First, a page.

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LINGUIST List 24.145

Thu Jan 10 2013

Diss: Language Acquisition/ Czech: Vanek: 'A Linguistic Analysis of Event Conceptualisation Processes in First and Second Language Discourse'

Editor for this issue: Lili Xia <lxialinguistlist.org>

Date: 09-Jan-2013
From: Norbert Vanek <norbert.vanekgmail.com>
Subject: A Linguistic Analysis of Event Conceptualisation Processes in First and Second Language Discourse
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Institution: Cambridge University
Program: PhD in English and Applied Linguistics
Dissertation Status: Completed
Degree Date: 2013

Author: Norbert Vanek

Dissertation Title: A Linguistic Analysis of Event Conceptualisation Processes in First and Second Language Discourse

Linguistic Field(s): Language Acquisition

Subject Language(s): Czech (ces)

Dissertation Director:
Henriette Hendriks

Dissertation Abstract:

Background: This dissertation examines conceptual reorganisation in L2 learners
by comparing event construal patterns in L1 and L2 discourse. Previous
research suggests that the way grammatical aspect is encoded in the speaker's
L1 can influence how events are conceptualised in their L2 (von Stutterheim &
Carroll 2006). Given the lack of consensus regarding partial (Bylund 2011)
versus zero (Schmiedtová et al. 2011) susceptibility to reorganising L1 event
construal patterns in L2, the present work contributes to the resonant discussion
in this area by investigating the extent to which grammatical aspectual operators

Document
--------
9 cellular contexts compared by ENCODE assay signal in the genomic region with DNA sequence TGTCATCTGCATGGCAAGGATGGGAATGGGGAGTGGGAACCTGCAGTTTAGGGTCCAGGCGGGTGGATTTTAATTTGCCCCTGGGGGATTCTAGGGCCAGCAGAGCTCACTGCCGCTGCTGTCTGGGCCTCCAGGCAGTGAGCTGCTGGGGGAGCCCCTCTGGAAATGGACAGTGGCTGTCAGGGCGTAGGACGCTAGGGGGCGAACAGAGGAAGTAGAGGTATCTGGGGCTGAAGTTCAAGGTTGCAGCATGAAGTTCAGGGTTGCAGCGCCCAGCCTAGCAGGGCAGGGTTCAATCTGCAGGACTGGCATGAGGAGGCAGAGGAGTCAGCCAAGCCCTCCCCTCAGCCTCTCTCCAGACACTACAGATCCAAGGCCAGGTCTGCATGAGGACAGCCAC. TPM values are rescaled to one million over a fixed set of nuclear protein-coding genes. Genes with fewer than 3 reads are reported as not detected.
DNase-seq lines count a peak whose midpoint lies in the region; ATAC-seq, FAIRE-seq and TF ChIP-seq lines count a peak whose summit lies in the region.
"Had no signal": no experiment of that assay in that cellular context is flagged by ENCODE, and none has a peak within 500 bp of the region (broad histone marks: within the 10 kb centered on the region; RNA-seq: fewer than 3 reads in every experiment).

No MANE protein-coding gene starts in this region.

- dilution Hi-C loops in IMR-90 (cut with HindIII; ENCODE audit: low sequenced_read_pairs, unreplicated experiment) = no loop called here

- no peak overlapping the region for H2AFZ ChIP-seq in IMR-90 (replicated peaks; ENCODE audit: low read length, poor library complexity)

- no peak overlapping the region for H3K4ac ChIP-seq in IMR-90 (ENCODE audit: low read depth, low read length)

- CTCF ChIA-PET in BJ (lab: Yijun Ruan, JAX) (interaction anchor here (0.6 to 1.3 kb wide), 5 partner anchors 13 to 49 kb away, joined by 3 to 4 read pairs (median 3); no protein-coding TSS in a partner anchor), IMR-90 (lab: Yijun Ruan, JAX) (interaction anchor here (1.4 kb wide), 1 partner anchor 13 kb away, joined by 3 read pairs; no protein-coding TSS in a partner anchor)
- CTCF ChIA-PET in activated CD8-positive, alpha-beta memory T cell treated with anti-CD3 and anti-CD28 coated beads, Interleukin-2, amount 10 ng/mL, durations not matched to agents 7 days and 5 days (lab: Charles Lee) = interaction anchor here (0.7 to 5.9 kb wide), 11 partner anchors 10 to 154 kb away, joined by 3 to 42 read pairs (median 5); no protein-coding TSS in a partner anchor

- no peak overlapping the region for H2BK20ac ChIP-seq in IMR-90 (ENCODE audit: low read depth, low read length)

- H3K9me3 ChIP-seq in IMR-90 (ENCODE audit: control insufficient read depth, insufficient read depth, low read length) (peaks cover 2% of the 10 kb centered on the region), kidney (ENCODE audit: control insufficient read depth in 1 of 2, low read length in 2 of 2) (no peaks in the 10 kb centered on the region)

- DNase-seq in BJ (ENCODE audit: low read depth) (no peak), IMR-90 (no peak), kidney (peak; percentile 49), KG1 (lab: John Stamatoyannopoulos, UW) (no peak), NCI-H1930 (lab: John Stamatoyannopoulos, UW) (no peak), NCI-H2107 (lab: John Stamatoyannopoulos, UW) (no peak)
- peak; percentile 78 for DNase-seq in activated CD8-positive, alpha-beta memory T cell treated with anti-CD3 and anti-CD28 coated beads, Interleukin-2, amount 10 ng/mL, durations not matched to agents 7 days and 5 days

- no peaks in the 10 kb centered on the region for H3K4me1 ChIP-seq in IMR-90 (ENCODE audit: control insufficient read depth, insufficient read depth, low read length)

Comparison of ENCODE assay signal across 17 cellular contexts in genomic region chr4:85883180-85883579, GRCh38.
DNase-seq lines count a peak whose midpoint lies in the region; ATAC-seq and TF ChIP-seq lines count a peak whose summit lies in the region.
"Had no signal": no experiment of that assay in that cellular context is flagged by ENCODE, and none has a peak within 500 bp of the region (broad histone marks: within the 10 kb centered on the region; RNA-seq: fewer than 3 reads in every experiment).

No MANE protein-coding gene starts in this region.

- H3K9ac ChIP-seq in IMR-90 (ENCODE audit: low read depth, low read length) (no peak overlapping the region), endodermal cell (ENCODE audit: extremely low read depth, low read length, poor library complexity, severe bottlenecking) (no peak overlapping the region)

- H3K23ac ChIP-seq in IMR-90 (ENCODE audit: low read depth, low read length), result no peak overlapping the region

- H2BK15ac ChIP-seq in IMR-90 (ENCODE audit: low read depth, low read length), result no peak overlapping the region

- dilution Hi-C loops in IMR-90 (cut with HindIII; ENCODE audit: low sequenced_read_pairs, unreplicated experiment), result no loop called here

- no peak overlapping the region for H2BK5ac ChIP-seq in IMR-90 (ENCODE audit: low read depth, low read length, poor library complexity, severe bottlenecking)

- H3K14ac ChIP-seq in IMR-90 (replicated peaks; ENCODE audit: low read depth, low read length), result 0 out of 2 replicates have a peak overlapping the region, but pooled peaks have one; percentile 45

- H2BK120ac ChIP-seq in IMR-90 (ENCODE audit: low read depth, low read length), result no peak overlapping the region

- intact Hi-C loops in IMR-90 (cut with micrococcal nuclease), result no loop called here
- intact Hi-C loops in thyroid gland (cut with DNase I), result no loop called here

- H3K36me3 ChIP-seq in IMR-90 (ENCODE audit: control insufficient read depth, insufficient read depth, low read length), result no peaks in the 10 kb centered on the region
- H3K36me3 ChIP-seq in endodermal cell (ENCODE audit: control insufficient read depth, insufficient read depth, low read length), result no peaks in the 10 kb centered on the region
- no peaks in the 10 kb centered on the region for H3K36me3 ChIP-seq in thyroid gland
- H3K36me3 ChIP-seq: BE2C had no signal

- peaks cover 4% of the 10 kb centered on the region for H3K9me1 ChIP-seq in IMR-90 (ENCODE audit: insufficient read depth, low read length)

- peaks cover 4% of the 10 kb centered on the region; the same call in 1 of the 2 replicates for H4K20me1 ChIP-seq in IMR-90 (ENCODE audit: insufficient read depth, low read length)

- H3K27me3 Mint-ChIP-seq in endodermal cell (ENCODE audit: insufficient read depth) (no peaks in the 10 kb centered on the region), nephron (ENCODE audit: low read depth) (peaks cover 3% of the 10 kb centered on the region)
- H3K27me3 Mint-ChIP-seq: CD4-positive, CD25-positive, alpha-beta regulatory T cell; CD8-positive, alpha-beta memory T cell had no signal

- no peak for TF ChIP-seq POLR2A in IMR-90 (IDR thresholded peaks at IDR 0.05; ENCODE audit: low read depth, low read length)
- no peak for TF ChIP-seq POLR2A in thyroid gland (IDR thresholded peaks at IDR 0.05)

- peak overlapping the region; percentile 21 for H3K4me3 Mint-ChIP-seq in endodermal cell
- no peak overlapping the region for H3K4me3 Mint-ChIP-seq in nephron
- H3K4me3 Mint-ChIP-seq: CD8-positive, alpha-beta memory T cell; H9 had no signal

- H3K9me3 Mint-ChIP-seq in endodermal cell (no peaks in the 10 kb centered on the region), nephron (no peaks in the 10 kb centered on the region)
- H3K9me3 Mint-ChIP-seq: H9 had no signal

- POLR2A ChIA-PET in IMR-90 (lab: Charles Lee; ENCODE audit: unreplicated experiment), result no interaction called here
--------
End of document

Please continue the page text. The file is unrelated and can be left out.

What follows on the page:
influence preverbal message generation (Levelt 1989, Habel & Tappe 1999) in
three typologically diverse L1 groups and four L2 groups. The main novel feature
of the employed approach is testing L2 learners’ ability to adjust L1 thinking-for-
speaking principles (Slobin 1996) in the target language by looking at four
conceptualisation processes abreast (i.e. segmentation, selection, structuring
and linearization).

Method: Film verbalisations and picture descriptions by Czech, Hungarian and
English native speakers; and Czech and Hungarian learners of English at basic
and advanced levels were elicited to test (a) whether crosslinguistic event
construal contrasts are attributable to the differences in the grammatical means
that are available for encoding temporality in particular languages; and (b)
whether learners’ degree of susceptibility to reorganising L1 principles for
temporal reference in the target language changes as a function of L2

Results: Analyses of L1 speakers’ and L2 learners’ discourse organisation
patterns produced three major results. Firstly, preferences in message encoding
typical of a given L1 proved closely interrelated with the aspectual operators
available in that L1. Secondly, the aspectual system of L1 was found to have an
impact on event construal choices in basic and also advanced level learners’ L2
production. And thirdly, consistent patterns across groups remained largely
unaffected by changes of modality (speech vs. writing), however, they showed
some sensitivity to task type (film retellings vs. picture descriptions).

Conclusions: These findings suggest that the processes of event
conceptualisation in L2 largely rest on L1 fundaments, and that persisting L1
principles can lead to significant digressions from target-like performance even in
highly advanced learner varieties. Sustained conformity to L1-specific patterns
found in all four processes challenges the view that L1 concepts are
reorganisable in favour of the L2 concepts (Athanasopoulos & Kasai 2011,
Papafragou et al. 2008). Instead, the findings are consistent with studies
reporting very limited or no traces of conceptual reorganisation in L2 (Hendriks et
al. 2008; von Stutterheim & Lambert 2005).

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